Life Lessons from Bike & Bible

Oil your chain.

A bike works best when maintained with care. While putting effort into maintenance doesn't guarantee you won't crash, it reduces your odds of a flat tire.

Relationships are a lot like that. It takes some work to make them run smoothly. This work is always worthwhile. I have never regretted spending extra time with a friend, but I often regret not doing so. Who wants a friendship with a flat tire of neglect? 

"But anyone who remains in the teaching of Christ has a relationship with both the Father and the Son." (II John 1:9).

Slow down a bit.

There's a hot shower waiting back home. But my goal isn't to get there as quickly as possible. I'm riding because I enjoy it. Yes, the feeling of speed is wonderful – but so is the reward of picking a clean line.

Sometimes we get to choose how quickly life moves. We should balance the constant urge to move forward with a desire to do what is right. David wrote in II Samuel 22:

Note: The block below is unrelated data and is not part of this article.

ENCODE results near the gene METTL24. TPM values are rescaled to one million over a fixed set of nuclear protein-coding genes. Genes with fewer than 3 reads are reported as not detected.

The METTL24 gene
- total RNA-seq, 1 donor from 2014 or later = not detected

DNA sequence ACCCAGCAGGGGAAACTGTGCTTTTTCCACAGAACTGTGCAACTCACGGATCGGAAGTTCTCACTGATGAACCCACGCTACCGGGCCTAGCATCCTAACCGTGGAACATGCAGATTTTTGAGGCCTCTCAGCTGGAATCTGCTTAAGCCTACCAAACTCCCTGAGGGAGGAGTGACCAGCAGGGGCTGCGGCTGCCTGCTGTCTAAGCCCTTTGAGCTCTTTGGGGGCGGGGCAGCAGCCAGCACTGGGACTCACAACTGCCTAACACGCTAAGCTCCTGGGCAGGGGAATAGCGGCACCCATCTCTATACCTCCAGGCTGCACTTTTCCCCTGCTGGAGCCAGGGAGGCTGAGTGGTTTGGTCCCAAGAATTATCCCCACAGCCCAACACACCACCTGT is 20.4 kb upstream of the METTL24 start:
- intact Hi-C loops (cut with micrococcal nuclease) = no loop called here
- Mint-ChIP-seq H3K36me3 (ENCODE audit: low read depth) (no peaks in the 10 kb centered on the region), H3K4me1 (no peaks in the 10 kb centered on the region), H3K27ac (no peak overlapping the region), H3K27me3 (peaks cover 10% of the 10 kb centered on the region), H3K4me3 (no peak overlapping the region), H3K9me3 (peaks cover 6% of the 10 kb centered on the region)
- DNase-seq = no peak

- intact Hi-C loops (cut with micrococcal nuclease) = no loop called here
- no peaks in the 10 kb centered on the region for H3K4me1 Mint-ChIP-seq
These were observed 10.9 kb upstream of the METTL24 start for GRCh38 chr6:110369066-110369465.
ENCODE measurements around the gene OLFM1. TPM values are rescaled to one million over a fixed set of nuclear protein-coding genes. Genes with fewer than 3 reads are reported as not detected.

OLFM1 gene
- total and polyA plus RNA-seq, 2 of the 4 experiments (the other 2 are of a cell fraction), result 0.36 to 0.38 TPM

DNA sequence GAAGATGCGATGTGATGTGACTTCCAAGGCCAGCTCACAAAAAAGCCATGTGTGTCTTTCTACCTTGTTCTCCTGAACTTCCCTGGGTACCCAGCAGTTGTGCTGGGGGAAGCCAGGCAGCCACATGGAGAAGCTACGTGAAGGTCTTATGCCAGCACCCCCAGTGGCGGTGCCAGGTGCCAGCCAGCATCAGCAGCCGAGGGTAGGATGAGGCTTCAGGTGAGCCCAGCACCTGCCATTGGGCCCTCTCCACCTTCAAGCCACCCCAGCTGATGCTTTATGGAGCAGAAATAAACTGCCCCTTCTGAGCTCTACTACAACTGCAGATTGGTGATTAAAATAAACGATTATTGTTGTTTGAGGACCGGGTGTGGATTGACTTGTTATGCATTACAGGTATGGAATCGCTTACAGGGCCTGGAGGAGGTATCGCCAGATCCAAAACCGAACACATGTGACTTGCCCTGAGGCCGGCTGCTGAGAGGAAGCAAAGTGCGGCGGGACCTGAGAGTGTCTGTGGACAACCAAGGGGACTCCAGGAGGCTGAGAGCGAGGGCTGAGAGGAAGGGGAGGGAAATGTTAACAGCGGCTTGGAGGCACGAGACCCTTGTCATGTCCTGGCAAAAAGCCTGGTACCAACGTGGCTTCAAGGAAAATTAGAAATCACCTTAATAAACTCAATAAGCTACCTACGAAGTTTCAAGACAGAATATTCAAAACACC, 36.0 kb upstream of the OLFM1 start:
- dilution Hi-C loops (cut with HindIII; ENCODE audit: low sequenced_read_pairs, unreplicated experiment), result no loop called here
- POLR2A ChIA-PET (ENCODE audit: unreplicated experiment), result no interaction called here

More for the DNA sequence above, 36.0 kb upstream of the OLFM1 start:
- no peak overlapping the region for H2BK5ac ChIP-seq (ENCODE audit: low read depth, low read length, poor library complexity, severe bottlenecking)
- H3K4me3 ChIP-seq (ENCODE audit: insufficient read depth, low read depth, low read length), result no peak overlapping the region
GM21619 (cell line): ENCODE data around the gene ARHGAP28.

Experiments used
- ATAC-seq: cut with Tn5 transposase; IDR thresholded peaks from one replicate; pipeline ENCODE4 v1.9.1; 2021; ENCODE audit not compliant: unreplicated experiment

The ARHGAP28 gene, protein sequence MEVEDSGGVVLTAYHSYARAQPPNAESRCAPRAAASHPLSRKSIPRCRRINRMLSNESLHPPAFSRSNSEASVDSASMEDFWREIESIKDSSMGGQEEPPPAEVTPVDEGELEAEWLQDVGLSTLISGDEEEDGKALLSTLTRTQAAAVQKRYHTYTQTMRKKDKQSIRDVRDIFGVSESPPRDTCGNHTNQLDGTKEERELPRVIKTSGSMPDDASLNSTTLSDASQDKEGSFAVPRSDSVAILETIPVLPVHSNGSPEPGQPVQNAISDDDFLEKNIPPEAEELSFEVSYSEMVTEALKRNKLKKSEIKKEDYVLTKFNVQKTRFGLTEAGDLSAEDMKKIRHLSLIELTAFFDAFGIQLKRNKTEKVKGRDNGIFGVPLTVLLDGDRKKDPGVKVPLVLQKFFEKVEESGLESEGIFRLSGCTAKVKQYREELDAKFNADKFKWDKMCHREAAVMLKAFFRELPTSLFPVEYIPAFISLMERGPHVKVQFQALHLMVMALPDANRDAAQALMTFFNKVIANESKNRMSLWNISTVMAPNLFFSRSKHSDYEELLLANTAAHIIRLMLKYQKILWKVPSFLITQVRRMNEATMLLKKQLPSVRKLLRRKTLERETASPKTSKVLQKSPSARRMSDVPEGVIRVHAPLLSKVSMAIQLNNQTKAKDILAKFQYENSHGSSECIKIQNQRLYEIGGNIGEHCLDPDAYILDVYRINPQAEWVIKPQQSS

"The Lord rewarded me for doing right; 
he restored me because of my innocence. 
For I have kept the ways of the Lord; 
I have not turned from my God to follow evil."

Better to do the right thing slowly rather than anything else quickly.

Don't hang on so tight.

The best way to get through a rough, steep spot is to let off the brakes, loosen your grip on the handlebars, and let the bike bounce around beneath you. A slippery root will always grab your back wheels and sling it sideways. But this isn't so bad unless you were expecting to go straight.

"'I know the plans I have for you,' says the Lord" (Jer. 29:11). He knows his plans, and I don't. I should be ready to accept the occasional redirection from my anticipated path.